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Iona

Iona has been known as a place of spiritual power and pilgrimage for centuries and was the site of the first Christian settlement in Scotland, preserving the learning that was nearly lost in the Dark Ages.

The island was owned by the dukes of Argyll from 1695, but to pay £1 million in real-estate taxes, the 12th duke was forced to sell it to Sir Hugh Fraser, former owner of Harrods. Fraser secured Iona's future and made it possible for money raised by the National Trust for Scotland to be turned over to the trustees of the restored abbey. The only village on Iona, Baille Mor, sits in the most sheltered spot, allowing some trees and garden plots to be cultivated. Walking is the best way to get around.

Iona is accessible only by passenger ferry from the Island of Mull. (Cars must remain on Mull.) Service is informal but fairly frequent in summer. In the off season, transport depends on the weather. The round-trip fare is £6. Contact Caledonian MacBrayne (tel. 01688/302-017 in Tobermory; www.calmac.co.uk) for times.

Today, the island attracts nearly 1,000 visitors a week in high season. Most come to see the Benedictine Iona Abbey, part of which dates from the 13th century. People also come to visit relics of the settlement founded here by St. Columba in A.D. 563, from which Celtic Christianity spread through Scotland and beyond to Europe. The abbey has been restored by the Iona Community and is run by Historic Scotland, which leads tours and runs a coffee shop daily from 10am to 4:30pm. Admission is £4.70 adults, £3.70 students and seniors, £2.35 children 5 to 15. The community also offers room and board to interested visitors, conducts workshops on Christianity, sponsors a youth camp, and each Wednesday leads a 11km (6 3/4-mile) hike to the island's holy and historic spots.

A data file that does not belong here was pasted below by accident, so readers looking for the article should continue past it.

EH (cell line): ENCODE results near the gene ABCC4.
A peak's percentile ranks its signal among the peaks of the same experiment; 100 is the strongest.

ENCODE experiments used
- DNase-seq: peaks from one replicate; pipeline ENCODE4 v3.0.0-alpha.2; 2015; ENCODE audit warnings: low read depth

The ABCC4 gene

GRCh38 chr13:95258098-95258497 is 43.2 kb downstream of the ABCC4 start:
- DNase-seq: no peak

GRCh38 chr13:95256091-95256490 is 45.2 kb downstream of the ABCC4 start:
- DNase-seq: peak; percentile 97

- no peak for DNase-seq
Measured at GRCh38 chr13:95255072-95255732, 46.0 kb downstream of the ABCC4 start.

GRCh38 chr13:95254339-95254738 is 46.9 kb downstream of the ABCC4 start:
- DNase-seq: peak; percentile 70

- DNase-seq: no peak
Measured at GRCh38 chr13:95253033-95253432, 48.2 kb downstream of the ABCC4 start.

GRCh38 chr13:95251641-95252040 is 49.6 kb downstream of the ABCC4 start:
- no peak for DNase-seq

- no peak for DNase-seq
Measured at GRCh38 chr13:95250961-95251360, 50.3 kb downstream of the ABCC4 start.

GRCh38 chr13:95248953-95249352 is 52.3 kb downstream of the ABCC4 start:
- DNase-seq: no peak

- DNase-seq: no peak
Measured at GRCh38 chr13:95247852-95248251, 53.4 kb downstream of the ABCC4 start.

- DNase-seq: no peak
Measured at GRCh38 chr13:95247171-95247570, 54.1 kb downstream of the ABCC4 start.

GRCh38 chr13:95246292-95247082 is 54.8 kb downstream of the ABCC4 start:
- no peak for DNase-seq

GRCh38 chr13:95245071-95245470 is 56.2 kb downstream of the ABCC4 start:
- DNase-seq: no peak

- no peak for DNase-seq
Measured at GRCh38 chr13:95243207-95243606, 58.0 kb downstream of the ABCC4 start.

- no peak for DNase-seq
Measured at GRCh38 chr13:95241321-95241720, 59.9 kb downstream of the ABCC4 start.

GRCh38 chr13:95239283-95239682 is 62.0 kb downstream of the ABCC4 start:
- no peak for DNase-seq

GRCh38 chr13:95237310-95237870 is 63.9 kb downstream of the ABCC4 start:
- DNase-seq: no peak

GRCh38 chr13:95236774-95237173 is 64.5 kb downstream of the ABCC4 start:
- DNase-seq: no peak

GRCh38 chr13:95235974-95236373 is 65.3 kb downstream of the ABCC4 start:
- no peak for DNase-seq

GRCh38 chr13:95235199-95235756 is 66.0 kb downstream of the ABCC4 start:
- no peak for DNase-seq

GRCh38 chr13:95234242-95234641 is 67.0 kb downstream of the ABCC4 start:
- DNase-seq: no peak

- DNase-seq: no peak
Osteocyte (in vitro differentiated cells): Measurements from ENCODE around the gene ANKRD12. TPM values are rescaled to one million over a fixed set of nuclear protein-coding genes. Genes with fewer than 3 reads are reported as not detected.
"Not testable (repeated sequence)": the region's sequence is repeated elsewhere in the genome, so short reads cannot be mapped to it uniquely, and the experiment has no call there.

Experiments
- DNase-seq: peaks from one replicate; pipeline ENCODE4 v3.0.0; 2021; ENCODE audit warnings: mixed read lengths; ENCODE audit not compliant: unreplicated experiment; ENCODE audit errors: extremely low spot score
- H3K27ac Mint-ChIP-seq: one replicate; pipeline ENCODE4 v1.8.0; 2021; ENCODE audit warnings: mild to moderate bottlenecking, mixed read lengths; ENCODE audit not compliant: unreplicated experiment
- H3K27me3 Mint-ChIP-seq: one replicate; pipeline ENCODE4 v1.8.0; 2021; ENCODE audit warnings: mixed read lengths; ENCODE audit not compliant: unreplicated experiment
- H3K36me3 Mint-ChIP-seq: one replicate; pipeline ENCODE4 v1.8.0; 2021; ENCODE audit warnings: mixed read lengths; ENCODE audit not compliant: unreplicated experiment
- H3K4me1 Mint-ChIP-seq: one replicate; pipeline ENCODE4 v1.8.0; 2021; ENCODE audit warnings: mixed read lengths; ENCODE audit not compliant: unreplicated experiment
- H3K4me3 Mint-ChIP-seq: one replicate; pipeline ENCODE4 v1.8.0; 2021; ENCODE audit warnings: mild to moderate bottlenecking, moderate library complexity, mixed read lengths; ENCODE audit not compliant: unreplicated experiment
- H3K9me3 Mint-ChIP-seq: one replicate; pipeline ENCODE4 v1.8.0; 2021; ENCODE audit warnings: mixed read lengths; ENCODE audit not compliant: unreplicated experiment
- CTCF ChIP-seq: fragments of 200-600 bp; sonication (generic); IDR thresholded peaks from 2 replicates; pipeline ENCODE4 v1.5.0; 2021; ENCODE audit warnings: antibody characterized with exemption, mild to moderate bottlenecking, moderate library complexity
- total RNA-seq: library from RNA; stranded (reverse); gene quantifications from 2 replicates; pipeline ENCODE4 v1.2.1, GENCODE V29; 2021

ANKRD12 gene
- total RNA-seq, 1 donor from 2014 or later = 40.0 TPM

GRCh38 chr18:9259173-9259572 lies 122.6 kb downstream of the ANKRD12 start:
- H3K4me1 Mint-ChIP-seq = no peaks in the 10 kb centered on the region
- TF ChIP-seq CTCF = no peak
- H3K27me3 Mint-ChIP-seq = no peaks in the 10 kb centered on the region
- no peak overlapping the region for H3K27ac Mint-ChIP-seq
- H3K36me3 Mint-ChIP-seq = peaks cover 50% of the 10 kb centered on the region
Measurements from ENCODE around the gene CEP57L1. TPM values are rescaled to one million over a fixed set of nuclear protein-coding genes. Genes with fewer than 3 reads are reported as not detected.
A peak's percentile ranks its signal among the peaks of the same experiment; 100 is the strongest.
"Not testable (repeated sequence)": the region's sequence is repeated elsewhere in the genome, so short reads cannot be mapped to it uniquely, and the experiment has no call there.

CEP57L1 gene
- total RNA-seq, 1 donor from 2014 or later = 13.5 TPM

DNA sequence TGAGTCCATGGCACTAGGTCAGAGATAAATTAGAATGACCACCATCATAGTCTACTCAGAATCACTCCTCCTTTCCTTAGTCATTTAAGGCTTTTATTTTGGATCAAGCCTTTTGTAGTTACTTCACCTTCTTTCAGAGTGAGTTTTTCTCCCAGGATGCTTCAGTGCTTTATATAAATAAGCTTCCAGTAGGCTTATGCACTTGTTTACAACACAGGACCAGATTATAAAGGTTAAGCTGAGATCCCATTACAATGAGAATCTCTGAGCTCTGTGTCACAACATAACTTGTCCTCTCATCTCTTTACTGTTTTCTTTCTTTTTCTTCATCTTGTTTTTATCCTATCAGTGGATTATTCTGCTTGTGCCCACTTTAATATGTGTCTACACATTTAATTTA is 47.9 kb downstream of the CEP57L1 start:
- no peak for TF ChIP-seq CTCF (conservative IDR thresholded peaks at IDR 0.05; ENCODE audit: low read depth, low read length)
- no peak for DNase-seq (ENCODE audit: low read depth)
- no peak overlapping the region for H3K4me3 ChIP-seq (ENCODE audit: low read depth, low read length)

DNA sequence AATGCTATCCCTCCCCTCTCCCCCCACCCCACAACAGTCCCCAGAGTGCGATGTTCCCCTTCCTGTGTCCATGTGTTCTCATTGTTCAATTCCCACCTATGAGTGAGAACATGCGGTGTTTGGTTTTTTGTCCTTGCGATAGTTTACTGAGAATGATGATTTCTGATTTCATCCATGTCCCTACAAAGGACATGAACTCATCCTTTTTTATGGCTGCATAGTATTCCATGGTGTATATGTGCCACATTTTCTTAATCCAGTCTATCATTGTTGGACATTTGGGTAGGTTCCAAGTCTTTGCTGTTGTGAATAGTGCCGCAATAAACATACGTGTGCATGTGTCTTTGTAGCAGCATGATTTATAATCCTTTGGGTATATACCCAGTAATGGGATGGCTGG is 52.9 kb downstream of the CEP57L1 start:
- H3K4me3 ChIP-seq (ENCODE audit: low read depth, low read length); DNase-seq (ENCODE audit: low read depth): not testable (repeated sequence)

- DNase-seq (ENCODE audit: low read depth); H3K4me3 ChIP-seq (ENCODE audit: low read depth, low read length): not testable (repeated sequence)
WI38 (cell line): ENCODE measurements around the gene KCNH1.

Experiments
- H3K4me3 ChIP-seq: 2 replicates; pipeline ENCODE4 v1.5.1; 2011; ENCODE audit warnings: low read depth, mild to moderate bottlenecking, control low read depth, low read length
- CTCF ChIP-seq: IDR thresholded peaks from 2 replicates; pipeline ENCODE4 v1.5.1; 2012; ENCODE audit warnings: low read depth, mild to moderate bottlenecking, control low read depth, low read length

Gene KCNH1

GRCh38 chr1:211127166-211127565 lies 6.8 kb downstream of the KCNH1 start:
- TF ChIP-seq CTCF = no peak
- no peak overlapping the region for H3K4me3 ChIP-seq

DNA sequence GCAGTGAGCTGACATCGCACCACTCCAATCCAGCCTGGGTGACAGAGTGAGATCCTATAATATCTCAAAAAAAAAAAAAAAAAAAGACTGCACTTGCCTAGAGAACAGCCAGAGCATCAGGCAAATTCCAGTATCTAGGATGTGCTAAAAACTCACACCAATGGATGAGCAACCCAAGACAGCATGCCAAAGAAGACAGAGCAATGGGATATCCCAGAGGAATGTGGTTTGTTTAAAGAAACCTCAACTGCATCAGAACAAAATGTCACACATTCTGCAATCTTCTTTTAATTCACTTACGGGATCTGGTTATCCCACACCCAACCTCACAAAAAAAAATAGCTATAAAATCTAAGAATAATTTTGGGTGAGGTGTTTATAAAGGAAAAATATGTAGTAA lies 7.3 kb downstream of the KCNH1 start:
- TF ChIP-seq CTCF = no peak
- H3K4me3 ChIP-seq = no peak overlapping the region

Despite the many visitors, the atmosphere on the island remains peaceful and spiritual. You can walk off among the sheep and cows that wander freely everywhere to the top of Dun-I, a small mountain, and contemplate the ocean and the landscape as though you were the only person on earth.

Staffa

The attraction of the island of Staffa, 10km (6 1/4 miles) north of Iona, is Fingal's Cave, a lure to visitors for more than 200 years and the inspiration for music, poetry, paintings, and prose. Its Gaelic name, An Uamh Ehinn, means "musical cave." It's the only such formation known in the world that has basalt columns; over the centuries, the sea has carved a huge cavern in the basalt, leaving massive hexagonal columns. The sound of the crashing waves and swirling waters (the music) inspired Mendelssohn to write the Fingal's Cave Overture. Turner painted the cave on canvas, and Keats, Wordsworth, and Tennyson all praised it in their poetry.

Staffa has been uninhabited for more than 170 years, but you can still explore the cave, which is protected from development by the National Trust. Entrance is free, requiring only payment for boat passage from Mull or Iona at £20 for adults and £10 for children 13 and under. The boat runs twice daily from Iona and Mull between March and October. Rubber-soled shoes and warm clothing are recommended. Reservations are important; call Mrs. Carol Kirkpatrick, whose husband, David, operates the boat, at Tigh-na-Traigh (House by the Shore), Isle of Iona (tel. 01681/700-358).

Note: This information was accurate when it was published, but can change without notice. Please be sure to confirm all rates and details directly with the companies in question before planning your trip.